PHILOSOPHY AND PRIMARY GOALS
Why Feng Shui is Important
Have you ever wondered why Feng Shui is important?
For thousands of years, the importance of Feng Shui has been assiduously studied, nurtured and handed down for the benefit of all mankind.
I believe it is my mission in life to help educate those interested in Feng Shui as a precious and ancient natural science. The better-informed Filipinos are, the more easily they can assimilate all the good that Feng Shui does into their lives.
It is my heartfelt desire to help our people evaluate the Feng Shui knowledge and competence of professional Feng Shui practitioners versus unscrupulous impostors who purvey plain superstition, mysticism or false religion. By spotting such charlatans, Filipinos can avoid being duped.
The Building Blocks of Classical Feng Shui
Qi: the life energy, the invisible but powerful magnetic current that flows through all things in nature. It is the cosmic breath, the life force in the living and inanimate objects as well.
Qi is the vibrant energy endowing all life on Earth. This is why Wind and Water are the important building blocks of Classical Feng Shui because the ancient Chinese believed that wind disperses Qi and water holds Qi.
Wind and water are therefore the inescapable transports for all Qi. When you think about all Earth as blanketed by both air and water, then you realize how all-pervasive Qi is.
In the last half-century, Man has leaped to the moon. Doubtless, mankind will travel to Mars and beyond in the 21st century. Wherever astronauts go, however, they bring stores of light, heat, artificial gravity and other energies to maintain life. Qi is the summation of those energies that sustain life.
Just as Qi blankets the earth, circulates throughout the atmosphere, and flows within and around your body, this vibrant force connects all people with their surroundings.
Qi is dynamic, changing continually just as you yourself are in a perpetual state of change. Whether you are aware of it or not, Qi is vital to your physical, emotional, mental and spiritual well-being.
Intangible and elusive, Qi is activated and altered by everything we do, and surround ourselves with.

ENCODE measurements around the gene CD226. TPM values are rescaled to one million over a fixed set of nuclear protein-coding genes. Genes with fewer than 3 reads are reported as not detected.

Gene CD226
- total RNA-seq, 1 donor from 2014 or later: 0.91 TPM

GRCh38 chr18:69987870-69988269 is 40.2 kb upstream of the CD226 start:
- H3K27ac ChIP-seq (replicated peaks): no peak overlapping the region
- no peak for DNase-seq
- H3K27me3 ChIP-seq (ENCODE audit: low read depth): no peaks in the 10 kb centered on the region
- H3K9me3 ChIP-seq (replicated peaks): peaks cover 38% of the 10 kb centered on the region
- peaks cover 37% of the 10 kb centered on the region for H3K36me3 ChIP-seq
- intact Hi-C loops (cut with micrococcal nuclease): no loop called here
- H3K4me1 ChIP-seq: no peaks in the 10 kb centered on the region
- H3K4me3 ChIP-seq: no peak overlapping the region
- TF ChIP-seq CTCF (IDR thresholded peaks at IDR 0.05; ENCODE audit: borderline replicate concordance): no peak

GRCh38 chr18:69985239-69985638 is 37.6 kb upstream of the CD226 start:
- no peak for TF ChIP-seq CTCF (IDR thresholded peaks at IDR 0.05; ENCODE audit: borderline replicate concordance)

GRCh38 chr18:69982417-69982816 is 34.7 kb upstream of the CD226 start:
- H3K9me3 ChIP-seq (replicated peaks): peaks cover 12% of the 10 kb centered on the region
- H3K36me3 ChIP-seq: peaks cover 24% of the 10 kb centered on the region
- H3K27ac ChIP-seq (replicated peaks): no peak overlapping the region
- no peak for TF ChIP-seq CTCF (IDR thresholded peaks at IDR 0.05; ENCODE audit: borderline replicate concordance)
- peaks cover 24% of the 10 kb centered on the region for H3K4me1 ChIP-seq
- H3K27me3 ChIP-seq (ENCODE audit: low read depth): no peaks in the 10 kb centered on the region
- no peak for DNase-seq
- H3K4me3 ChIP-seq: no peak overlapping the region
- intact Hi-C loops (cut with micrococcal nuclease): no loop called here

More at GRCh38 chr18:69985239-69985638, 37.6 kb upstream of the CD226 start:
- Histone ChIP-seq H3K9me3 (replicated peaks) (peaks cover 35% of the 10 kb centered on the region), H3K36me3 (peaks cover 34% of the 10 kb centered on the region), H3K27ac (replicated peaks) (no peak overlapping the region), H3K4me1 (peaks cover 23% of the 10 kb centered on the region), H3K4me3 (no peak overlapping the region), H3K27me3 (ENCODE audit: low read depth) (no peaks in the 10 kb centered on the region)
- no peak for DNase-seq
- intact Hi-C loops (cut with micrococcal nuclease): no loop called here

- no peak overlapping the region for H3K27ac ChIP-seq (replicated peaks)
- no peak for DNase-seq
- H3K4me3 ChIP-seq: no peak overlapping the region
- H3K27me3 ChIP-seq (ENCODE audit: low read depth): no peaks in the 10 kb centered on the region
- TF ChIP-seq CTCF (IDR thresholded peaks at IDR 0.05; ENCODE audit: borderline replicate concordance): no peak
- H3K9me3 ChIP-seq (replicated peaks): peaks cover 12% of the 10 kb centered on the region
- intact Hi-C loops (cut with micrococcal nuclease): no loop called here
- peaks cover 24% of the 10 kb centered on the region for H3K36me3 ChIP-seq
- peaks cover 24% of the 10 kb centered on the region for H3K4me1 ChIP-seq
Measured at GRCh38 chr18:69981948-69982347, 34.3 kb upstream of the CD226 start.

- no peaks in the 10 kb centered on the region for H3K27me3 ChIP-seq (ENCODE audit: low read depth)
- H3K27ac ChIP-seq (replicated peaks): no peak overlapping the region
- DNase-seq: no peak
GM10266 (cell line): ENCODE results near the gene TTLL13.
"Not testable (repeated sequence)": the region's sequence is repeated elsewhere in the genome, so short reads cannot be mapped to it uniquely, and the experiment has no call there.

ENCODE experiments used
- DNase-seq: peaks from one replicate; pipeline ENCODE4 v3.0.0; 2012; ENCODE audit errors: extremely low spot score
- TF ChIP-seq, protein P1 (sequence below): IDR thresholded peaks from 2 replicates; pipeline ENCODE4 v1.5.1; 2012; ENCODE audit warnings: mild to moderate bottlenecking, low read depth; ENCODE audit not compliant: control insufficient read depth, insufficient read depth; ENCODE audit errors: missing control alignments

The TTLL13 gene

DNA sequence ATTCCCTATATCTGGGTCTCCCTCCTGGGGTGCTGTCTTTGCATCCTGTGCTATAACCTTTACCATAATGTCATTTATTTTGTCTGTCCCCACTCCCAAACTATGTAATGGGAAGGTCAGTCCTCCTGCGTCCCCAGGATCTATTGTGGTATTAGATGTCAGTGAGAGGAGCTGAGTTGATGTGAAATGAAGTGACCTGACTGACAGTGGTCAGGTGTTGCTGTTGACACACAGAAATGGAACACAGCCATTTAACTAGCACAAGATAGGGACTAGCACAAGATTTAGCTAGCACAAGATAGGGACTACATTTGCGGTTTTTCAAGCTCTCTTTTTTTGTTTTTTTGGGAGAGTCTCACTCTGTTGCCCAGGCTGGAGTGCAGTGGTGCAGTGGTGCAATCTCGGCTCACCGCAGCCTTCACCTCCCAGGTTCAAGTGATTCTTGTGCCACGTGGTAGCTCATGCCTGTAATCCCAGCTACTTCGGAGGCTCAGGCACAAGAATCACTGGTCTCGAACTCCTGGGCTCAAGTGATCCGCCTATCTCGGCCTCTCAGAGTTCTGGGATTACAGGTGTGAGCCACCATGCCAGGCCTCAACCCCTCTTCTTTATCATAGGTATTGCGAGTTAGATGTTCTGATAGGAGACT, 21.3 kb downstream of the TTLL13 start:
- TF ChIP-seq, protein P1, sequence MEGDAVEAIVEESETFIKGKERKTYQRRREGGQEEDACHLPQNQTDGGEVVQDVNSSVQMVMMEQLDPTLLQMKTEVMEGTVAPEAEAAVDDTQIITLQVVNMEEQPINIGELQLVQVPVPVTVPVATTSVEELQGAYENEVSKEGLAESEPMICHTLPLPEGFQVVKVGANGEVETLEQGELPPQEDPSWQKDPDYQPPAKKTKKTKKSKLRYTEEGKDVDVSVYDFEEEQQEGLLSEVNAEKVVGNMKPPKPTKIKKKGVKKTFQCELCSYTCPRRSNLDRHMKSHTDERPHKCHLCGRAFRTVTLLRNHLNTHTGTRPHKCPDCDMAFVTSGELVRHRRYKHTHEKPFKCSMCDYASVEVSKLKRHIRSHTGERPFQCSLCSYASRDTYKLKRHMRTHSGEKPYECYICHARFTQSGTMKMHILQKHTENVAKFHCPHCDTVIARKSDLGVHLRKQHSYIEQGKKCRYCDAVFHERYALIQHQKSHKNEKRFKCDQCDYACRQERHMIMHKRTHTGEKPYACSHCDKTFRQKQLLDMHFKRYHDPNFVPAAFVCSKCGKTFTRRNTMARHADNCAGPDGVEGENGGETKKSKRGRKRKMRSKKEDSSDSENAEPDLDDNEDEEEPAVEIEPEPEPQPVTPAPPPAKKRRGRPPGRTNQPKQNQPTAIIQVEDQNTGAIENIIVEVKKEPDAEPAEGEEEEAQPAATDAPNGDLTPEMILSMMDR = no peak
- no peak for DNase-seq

Each of us possesses a certain quality of Qi. It courses through our bodies. Yet its characteristics and the ways in which it moves are different within each of us. It is the breath essential to maintaining physical, environmental, and emotional balance.
When the Qi in your body is blocked or out of balance, you may experience illness, depression or vague aches and pains. When the Qi in your environment is out of balance, it will reflect in your life. You may experience relationship difficulties, problems in business or general “bad luck”.
There is Qi in buildings or homes. This abundance of Qi can be supportive or inauspicious. We employ Feng Shui to enhance the good and reduce that which is threatening. This is one reason why Feng Shui is important.
Yin and Yang
Yin and Yang are the two complementary facets of Qi. Like the opposing poles of magnetism or the positive and negative charges of electricity, Yin and Yang explain the contrary but interdependent nature of Qi. Whenever the night is darkest, a new day is about to dawn. For every turbulent ocean, there is a placid pond.
This symbol you see here is the Taiji, representing the dynamic balance of Yin and Yang. Harmony and balance are embodied by Yang ascendant and the simultaneous decline of the Yin. Since each is part of the other, the mutual rise and fall forms a complete cycle.
A Feng Shui consultant therefore helps you find the keys to balancing Yin and Yang. The right balance is crucial to peace of mind and prosperity. Excessive Yin is too dark and depressing. In turn, an overabundance of Yang is over-bright, disturbing and distracting.
Yin and Yang show vividly how all of Feng Shui attends to the ceaseless cycle of Qi. Propitious or not, Qi is never rooted in just one spot through time. All life undergoes change. This is basis for the “Yi Jing”, the Chinese Oracle (book) of Change.
The Five Elements
All of Classical Chinese Feng Shui employs the five natural elements of Wood, Fire, Earth Metal, and Water to solve problems of balancing Qi. A good Feng Shui Practitioner is adept at adding the elements in and around the living space that enhance desirable Qi and counterbalance or dominate unpropitious Qi.
Around the workplace or residence, the Five Elements can take a variety of forms, e.g. a bronze bust, a gushing fountain, plants, a candle, or a terra cotta statue. Design, color or form may be important but solely for aesthetics. Otherwise, it is the intrinsic element that counts.
The Productive Cycles of the Elements
All of Classical Chinese Feng Shui employs the five natural elements of Wood, Fire, Earth Metal, and Water Classical Feng Shui teaches that one key to balancing Qi and remedying a work area or living space is deep insight into how the elements relate to each other. This is depicted in the graphic to the left.
The Eight Trigrams (also “Bagua “)
The graphic depicts the Yin and Yang nature of the eight compass directions and the Feng Shui elements they are aligned with.
Eugene employs the underlying theories of the Classical/Compass School, proven in practice over the centuries, to find both your personal trigram and the trigram of the house. Both are important for insight into how your house interacts with you and to determine where the positive and negative influences emanate from.
The Eight Trigrams also apply to parts of your body and how each family member relates to you. So when a Feng Shui Practitioner like Eugene Tan suggests that staying in a particular room might give you headaches, that is an insight gained from reading the Qi of the trigram he has calculated specifically for you and your house.